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There is a Java paradigm for database access implemented in the Java DataSource. This object create a useful abstraction around the creation of database connections. The DataSource object keeps database configuration, but will only create database connections on request. This is allows you to keep all database configuration and initialization code in one place, and makes it easy to change database implementation, or use a mock database for testing.

I currently working on a Python project which uses cx_Oracle. In cx_Oracle, one gets a connection directly from the module:

import cx_Oracle as dbapi
connection = dbapi.connect(connection_string)
# At this point I am assuming that a real connection has been made to the database.
# Is this true?

I am trying to find a parallel to the DataSource in cx_Oracle. I can easily create this by creating a new class and wrapping cx_Oracle, but I was wondering if this is the right way to do it in Python.

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4 Answers 4

up vote 3 down vote accepted

You'll find relevant information of how to access databases in Python by looking at PEP-249: Python Database API Specification v2.0. cx_Oracle conforms to this specification, as do many database drivers for Python.

In this specification a Connection object represents a database connection, but there is no built-in pooling. Tools such as SQLAlchemy do provide pooling facilities, and although SQLAlchemy is often billed as an ORM, it does not have to be used as such and offers nice abstractions for use on top of SQL engines.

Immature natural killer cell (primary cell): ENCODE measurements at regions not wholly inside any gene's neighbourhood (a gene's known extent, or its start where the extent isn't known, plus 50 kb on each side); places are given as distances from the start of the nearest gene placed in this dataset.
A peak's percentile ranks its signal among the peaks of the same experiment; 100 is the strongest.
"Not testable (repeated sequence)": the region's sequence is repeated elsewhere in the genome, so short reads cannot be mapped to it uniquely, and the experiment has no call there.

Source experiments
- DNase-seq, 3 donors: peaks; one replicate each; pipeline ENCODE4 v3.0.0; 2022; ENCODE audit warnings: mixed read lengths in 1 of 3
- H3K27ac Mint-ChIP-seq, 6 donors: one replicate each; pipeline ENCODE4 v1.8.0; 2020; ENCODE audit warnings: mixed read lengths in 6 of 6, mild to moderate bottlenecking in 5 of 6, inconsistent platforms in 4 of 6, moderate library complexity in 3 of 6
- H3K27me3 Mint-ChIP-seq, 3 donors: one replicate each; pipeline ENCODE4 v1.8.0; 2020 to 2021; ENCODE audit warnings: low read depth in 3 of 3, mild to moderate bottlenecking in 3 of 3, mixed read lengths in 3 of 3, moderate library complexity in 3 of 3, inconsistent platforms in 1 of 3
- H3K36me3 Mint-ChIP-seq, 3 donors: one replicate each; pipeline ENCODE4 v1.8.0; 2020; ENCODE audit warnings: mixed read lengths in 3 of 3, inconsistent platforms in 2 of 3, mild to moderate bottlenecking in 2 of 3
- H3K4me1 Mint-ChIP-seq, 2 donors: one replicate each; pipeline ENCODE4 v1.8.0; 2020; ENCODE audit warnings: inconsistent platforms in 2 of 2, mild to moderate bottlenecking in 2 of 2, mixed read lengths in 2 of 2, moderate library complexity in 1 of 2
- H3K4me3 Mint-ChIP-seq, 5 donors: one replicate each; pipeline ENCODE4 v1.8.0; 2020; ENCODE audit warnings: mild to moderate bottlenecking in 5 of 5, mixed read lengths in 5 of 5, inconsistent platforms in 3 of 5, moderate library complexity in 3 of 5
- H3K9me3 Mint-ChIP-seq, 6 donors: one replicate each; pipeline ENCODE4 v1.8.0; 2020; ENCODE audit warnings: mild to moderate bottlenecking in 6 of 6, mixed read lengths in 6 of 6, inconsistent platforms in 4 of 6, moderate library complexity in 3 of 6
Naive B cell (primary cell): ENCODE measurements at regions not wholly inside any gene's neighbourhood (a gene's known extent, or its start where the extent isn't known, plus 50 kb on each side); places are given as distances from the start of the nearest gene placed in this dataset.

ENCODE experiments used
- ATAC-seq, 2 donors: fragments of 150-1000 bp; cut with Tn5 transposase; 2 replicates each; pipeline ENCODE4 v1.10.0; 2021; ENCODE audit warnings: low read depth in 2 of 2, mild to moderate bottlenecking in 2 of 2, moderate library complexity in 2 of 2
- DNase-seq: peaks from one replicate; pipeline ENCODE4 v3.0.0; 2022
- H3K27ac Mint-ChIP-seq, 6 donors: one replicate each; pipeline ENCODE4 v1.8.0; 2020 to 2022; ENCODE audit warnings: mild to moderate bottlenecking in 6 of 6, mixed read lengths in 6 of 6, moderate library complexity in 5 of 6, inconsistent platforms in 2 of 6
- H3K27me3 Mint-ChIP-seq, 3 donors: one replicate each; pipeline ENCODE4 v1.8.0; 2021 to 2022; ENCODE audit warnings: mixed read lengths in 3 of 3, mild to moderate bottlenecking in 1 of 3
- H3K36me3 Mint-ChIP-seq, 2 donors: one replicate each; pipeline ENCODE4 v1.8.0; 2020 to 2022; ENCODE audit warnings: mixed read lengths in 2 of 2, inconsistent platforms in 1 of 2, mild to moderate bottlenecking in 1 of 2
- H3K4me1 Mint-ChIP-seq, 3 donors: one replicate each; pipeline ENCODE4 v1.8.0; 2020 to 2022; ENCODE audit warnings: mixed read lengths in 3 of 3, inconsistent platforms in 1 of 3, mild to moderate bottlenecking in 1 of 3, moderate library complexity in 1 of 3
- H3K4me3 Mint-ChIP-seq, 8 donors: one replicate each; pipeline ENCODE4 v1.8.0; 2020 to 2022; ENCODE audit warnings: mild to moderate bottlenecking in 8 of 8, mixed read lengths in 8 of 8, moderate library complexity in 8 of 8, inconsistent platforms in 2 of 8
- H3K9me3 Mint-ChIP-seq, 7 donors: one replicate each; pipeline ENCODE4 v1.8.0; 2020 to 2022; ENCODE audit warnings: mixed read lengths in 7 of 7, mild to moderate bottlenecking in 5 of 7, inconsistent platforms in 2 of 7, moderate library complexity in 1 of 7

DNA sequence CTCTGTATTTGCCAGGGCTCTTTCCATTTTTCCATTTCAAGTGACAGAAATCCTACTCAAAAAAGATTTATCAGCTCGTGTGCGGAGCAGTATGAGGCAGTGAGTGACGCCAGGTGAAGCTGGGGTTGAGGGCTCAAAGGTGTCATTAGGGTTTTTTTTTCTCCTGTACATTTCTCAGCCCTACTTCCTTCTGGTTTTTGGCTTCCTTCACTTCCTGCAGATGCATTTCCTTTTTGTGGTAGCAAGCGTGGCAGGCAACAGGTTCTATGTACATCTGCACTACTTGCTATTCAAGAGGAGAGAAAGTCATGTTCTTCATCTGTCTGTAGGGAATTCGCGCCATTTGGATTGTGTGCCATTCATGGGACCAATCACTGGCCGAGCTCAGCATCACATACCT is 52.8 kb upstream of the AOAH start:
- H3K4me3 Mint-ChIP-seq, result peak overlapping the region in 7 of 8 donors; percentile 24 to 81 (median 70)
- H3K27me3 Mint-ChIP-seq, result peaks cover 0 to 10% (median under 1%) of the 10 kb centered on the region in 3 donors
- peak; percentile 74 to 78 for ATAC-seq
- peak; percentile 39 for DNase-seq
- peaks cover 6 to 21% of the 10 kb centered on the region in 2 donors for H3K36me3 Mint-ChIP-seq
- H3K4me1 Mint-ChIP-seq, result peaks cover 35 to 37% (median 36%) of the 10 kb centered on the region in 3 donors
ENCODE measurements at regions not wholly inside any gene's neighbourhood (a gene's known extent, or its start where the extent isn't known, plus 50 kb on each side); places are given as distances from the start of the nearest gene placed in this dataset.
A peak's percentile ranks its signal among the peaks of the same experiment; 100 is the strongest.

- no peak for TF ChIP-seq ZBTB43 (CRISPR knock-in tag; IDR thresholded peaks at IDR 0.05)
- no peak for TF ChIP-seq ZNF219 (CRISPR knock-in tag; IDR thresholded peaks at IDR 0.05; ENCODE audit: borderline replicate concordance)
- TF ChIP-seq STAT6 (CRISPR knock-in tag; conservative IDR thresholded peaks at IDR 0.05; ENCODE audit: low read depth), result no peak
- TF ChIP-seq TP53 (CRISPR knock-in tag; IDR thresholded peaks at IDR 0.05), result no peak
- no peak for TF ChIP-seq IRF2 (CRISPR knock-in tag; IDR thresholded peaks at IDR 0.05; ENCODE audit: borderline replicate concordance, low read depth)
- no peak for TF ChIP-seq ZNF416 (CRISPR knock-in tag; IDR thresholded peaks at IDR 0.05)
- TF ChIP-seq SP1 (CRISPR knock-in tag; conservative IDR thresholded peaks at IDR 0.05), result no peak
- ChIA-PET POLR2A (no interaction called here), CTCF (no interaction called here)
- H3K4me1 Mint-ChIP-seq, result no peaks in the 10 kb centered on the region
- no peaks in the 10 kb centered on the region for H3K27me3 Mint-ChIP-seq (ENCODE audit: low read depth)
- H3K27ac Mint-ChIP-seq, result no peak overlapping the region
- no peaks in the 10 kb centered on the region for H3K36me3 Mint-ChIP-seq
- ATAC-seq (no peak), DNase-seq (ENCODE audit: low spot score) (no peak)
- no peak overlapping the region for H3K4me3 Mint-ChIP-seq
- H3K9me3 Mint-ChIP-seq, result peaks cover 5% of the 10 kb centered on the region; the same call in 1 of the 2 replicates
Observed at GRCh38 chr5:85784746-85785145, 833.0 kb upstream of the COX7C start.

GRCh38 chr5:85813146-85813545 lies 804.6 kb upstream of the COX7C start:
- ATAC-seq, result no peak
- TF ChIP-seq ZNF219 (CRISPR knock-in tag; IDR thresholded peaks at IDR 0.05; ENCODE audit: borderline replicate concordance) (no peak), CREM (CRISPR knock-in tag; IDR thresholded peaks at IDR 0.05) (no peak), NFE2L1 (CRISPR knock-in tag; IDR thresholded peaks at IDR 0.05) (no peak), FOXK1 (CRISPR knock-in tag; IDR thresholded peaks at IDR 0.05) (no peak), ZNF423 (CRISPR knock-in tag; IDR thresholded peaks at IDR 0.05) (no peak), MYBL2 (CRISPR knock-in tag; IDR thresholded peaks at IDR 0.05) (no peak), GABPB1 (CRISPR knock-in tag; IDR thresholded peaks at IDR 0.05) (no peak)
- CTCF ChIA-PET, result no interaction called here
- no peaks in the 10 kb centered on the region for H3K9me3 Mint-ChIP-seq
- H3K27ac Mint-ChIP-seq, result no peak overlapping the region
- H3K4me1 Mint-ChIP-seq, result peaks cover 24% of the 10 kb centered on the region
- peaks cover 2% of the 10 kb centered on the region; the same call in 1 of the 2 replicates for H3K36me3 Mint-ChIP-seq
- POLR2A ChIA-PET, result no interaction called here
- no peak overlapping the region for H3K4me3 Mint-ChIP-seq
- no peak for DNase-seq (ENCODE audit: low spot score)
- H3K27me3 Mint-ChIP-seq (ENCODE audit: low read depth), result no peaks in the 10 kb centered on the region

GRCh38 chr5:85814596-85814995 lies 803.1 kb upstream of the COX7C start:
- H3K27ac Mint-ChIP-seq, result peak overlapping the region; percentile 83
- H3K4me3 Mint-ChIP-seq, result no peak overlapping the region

If you do want to do object-relational-mapping, then SQLAlchemy does the business, and you can consider either its own declarative syntax or another layer such as Elixir which sits on top of SQLAlchemy and provides increased ease of use for more common use cases.

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I don't think there is a "right" way to do this in Python, except maybe to go one step further and use another layer between yourself and the database.

Depending on the reason for wanting to use the DataSource concept (which I've only ever come across in Java), SQLAlchemy (or something similar) might solve the problems for you, without you having to write something from scratch.

If that doesn't fit the bill, writing your own wrapper sounds like a reasonable solution.

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Yes, Python has a similar abstraction.

This is from our local build regression test, where we assure that we can talk to all of our databases whenever we build a new python.

if database == SYBASE:
    import Sybase
    conn = Sybase.connect('sybasetestdb','mh','secret')
elif database == POSTRESQL:
    import pgdb
    conn = pgdb.connect('pgtestdb:mh:secret')
elif database == ORACLE:
    import cx_Oracle
    conn = cx_Oracle.connect("mh/secret@oracletestdb")

curs=conn.cursor()
curs.execute('select a,b from testtable')
for row in curs.fetchall():
    print row

(note, this is the simple version, in our multidb-aware code we have a dbconnection class that has this logic inside.)

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I just sucked it up and wrote my own. It allowed me to add things like abstracting the database (Oracle/MySQL/Access/etc), adding logging, error handling with transaction rollbacks, etc.

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